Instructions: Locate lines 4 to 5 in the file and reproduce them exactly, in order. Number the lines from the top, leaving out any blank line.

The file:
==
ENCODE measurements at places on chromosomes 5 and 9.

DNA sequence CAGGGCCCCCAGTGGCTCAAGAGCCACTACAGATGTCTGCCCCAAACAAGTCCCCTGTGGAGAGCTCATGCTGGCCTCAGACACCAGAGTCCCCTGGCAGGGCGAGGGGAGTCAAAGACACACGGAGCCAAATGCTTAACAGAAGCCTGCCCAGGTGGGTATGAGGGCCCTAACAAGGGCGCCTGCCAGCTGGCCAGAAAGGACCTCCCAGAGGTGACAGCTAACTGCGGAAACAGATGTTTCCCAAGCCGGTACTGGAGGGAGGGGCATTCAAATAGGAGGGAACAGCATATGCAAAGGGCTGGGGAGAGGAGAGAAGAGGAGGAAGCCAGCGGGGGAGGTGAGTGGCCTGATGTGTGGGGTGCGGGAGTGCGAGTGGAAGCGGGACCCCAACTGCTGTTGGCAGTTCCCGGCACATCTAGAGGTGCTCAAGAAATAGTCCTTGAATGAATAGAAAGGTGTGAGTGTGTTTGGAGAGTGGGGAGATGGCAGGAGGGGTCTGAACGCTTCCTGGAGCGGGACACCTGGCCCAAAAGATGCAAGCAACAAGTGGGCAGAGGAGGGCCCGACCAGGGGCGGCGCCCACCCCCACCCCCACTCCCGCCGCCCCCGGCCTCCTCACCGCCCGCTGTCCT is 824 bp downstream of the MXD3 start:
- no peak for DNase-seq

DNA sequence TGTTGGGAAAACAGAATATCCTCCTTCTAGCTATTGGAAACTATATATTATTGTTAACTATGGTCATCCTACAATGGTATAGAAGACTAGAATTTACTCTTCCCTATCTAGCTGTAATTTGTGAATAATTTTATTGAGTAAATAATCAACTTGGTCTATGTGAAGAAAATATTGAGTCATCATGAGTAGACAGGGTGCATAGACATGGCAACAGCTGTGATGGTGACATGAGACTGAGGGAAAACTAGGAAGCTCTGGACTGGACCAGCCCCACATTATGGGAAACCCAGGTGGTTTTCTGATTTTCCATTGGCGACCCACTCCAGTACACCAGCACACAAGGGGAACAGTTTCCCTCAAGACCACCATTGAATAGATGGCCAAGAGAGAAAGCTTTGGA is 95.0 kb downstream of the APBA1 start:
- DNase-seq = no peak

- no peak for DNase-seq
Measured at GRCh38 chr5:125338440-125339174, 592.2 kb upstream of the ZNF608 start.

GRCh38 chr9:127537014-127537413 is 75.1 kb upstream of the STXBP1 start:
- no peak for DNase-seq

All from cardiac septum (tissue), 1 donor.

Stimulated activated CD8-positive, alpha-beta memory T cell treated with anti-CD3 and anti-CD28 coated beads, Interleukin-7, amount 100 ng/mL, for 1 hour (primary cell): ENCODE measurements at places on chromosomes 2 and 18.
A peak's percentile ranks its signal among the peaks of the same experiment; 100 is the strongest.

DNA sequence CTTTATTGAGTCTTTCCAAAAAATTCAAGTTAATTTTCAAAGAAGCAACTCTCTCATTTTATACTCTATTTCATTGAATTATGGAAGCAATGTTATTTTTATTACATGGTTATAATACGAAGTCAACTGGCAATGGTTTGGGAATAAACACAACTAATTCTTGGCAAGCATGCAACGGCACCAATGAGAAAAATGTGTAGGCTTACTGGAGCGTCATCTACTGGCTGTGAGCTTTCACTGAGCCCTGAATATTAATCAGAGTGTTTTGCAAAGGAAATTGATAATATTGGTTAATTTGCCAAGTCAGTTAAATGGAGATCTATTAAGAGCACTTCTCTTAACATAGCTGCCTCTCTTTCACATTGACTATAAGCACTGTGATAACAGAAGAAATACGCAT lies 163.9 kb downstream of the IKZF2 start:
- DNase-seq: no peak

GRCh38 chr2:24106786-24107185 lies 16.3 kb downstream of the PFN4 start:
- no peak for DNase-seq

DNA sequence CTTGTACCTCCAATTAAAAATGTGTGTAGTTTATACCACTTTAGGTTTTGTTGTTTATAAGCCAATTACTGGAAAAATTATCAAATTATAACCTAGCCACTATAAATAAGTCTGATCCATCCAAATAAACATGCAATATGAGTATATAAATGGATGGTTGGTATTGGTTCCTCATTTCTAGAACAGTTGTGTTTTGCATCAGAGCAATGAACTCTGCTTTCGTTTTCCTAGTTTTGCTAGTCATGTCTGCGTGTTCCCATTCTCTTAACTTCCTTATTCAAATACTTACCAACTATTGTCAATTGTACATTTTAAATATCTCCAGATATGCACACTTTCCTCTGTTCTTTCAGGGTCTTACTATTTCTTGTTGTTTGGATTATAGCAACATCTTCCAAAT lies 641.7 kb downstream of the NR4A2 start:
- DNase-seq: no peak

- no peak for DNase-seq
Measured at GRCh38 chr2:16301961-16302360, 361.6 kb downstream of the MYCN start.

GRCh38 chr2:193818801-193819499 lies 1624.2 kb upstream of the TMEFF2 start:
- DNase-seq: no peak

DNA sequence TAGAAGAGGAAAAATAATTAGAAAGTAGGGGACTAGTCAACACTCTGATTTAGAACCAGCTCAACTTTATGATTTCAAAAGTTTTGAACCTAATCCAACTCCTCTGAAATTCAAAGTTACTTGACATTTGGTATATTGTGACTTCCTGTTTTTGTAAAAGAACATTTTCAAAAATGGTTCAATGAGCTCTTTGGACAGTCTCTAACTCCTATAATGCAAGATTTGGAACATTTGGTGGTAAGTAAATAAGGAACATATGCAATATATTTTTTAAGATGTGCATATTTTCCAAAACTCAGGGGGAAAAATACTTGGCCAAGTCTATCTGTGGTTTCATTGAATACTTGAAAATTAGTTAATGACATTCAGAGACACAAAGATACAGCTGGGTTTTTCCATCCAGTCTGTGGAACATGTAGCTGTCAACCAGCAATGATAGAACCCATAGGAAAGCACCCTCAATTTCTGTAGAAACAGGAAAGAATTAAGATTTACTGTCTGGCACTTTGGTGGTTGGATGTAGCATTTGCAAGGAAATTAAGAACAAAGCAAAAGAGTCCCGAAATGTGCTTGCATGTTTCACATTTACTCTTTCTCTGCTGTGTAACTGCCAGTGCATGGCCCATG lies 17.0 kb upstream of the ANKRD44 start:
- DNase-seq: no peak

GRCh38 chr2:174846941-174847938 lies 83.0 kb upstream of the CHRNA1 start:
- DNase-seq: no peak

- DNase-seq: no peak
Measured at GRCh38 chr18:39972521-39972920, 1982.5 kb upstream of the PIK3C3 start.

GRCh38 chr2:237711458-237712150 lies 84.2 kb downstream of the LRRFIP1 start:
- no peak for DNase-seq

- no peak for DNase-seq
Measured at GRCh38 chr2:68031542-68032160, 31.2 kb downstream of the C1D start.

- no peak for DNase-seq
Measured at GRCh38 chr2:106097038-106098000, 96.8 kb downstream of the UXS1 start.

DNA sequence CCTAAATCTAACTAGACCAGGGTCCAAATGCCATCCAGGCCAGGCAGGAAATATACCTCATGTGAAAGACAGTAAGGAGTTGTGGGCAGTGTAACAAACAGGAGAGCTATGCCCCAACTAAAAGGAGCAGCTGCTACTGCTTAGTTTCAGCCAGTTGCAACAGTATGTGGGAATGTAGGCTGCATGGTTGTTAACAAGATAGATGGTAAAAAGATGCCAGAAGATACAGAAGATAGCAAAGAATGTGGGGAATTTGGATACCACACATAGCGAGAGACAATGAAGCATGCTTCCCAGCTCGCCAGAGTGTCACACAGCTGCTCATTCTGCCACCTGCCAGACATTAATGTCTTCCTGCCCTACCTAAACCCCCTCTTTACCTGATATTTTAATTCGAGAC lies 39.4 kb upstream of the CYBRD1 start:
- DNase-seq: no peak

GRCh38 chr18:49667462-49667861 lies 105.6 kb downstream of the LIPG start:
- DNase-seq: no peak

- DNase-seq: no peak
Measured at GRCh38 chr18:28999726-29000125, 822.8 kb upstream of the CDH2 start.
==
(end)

DNA sequence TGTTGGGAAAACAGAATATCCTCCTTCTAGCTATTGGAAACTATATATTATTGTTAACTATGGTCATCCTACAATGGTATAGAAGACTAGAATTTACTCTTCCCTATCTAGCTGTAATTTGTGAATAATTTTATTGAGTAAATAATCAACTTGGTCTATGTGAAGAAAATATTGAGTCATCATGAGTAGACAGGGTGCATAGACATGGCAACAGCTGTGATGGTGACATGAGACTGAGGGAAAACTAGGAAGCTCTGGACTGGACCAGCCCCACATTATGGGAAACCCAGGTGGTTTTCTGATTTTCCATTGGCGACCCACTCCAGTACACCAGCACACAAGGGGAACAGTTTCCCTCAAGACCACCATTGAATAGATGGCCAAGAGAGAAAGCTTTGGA is 95.0 kb downstream of the APBA1 start:
- DNase-seq = no peak